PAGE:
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What are the chances

Adding risk to business decision models can be a delicate process, so taking things a step at a time can save a monumental fall. Matthew Leitch discusses the vital stages.

Adding risk to business decision models can be a delicate process, so taking things a step at a time can save a monumental fall. Matthew Leitch discusses the vital stages.

How do you put risk into business decision models and forecasts? Incrementally, of course. Making a series of small changes makes it easier to get each one right; the occasional mistake does not have catastrophic consequences, and people have time to learn to take advantage of better information. This article explores several potentially useful incremental changes. But first, an obvious start.

The risk register

If your organisation already has some kind of risk register it is natural to wonder if this can be used in some way to add risk into business models.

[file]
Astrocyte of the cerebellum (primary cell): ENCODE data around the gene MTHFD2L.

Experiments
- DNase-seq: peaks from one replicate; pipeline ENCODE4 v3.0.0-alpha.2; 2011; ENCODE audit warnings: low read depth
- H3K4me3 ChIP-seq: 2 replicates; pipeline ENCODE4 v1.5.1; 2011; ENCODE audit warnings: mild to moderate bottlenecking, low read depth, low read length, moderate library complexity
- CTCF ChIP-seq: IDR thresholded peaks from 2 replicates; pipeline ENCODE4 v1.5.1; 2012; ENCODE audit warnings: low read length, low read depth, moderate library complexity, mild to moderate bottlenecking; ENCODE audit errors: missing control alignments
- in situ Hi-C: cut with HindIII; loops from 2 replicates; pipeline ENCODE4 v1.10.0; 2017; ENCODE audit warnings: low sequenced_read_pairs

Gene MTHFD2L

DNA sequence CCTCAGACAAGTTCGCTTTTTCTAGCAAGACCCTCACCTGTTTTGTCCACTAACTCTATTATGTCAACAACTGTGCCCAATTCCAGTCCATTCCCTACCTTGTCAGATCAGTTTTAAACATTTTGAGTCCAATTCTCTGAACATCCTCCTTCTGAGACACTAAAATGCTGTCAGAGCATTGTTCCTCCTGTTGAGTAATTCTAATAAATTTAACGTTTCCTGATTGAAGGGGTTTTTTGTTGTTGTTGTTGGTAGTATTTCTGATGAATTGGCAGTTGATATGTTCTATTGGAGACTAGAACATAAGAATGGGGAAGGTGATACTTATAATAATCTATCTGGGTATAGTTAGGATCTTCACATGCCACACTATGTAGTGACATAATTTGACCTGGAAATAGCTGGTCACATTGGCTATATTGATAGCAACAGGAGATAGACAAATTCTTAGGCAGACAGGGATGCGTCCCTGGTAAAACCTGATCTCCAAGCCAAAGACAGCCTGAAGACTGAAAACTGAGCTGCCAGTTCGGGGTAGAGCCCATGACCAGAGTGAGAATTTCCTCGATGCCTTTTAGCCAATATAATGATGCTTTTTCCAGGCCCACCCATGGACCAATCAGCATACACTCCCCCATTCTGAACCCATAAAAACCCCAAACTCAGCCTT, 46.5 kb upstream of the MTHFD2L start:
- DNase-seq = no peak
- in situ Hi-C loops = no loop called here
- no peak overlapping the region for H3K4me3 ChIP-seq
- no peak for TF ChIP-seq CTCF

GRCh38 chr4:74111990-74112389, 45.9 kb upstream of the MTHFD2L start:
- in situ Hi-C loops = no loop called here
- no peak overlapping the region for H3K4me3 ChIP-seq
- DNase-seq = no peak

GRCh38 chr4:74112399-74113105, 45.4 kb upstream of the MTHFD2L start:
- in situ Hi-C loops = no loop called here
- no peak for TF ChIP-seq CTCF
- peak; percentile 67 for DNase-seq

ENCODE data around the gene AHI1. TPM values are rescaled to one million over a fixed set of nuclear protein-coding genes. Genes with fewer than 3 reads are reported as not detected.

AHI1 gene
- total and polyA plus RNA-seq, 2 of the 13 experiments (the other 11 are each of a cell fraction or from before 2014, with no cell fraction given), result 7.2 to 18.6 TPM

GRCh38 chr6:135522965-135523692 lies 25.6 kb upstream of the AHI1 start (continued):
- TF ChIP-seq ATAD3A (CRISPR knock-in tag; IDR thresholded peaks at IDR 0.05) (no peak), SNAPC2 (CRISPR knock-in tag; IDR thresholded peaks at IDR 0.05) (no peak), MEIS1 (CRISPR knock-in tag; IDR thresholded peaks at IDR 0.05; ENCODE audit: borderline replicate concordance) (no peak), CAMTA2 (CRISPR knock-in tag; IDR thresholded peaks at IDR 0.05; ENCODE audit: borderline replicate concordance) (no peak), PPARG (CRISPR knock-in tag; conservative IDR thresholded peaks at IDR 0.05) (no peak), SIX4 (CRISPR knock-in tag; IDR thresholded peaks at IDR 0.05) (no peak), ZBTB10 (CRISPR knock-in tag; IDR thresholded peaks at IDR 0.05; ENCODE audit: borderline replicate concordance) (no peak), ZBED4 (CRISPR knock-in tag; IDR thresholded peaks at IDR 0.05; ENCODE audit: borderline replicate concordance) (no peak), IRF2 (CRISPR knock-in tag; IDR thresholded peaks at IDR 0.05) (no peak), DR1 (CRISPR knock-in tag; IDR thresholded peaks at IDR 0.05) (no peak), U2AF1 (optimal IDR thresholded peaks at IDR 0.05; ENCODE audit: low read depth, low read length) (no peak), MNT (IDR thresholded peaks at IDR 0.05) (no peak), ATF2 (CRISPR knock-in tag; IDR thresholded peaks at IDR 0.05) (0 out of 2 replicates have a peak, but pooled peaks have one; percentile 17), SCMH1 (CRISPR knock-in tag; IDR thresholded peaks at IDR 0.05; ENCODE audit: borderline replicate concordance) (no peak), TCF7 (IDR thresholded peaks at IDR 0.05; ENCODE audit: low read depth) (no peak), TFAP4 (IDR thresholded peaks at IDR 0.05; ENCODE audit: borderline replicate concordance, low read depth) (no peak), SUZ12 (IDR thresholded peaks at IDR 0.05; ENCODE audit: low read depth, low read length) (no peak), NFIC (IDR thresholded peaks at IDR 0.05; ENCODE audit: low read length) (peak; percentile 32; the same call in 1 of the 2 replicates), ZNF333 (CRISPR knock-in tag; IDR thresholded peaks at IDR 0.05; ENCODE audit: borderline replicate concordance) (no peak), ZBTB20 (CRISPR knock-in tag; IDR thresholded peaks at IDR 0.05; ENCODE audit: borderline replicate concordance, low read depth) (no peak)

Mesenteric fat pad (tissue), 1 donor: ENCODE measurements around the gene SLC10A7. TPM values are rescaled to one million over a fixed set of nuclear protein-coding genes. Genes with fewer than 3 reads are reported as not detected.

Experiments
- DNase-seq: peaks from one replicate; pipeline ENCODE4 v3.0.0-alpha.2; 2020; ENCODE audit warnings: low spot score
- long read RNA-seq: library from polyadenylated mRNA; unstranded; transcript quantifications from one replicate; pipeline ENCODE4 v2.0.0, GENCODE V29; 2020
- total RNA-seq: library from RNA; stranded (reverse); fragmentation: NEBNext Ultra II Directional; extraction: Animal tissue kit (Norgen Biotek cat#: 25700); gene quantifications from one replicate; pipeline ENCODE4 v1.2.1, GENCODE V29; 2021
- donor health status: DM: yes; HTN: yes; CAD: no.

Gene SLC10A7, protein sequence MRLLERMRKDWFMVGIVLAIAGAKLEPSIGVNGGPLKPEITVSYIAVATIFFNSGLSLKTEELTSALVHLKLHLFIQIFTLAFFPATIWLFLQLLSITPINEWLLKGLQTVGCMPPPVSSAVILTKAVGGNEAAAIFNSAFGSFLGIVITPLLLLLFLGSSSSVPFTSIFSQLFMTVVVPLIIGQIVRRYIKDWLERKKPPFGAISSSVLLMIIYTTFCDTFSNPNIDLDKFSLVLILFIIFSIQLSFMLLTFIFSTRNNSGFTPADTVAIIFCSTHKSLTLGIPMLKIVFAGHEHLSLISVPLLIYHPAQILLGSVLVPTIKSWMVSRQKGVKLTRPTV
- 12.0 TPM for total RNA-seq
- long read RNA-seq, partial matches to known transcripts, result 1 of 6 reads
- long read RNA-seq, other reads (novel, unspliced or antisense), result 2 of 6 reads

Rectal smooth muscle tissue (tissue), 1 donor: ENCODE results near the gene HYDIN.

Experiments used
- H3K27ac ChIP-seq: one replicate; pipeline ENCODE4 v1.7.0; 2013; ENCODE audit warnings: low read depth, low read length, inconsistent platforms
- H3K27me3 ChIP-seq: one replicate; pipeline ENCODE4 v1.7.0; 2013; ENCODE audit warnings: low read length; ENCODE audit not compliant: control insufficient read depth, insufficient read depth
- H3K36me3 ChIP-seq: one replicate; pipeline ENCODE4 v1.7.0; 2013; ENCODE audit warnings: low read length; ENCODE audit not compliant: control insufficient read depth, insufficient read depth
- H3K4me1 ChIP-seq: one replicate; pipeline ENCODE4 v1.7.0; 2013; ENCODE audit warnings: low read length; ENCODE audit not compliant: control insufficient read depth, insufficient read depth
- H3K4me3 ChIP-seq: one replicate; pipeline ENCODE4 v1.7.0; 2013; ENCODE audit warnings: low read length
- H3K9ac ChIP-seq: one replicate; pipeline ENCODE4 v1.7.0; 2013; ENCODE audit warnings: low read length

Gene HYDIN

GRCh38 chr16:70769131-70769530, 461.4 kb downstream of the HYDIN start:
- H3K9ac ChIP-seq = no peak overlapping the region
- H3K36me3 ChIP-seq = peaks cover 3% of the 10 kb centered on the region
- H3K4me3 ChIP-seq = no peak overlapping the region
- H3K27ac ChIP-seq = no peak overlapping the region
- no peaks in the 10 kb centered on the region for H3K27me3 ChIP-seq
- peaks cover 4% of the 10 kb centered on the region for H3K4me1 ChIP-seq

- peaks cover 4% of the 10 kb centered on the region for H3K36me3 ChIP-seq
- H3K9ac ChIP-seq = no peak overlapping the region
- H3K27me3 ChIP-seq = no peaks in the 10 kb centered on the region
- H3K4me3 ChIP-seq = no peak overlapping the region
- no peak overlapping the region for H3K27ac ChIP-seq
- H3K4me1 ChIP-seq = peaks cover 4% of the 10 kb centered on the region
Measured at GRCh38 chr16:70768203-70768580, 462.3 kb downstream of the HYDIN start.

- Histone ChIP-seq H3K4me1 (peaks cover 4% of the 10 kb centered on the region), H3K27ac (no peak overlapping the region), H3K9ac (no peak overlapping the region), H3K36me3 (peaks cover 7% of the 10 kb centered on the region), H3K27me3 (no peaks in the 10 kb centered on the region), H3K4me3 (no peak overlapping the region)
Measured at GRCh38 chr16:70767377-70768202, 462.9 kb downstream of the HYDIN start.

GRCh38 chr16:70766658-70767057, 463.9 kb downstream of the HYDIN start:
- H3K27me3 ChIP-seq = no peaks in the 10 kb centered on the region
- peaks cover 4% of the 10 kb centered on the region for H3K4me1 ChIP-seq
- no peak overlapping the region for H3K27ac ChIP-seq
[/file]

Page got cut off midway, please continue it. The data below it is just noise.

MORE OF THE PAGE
Unfortunately, the design of most risk registers means that this material nis unsuitable. Many risks on risk registers are causally related to other risks and so their estimated impact includes indirect impacts through other risks. As a result some impact is counted more than once, overstating the overall risk.

At the same time, typical ratings of risks by choosing a probability level and an impact level can drastically understate the uncertainty and risk involved because the possibility of other levels of impact is ignored.

This is an extract from the Finance & Management Magazine, Issue 236, October 2015.

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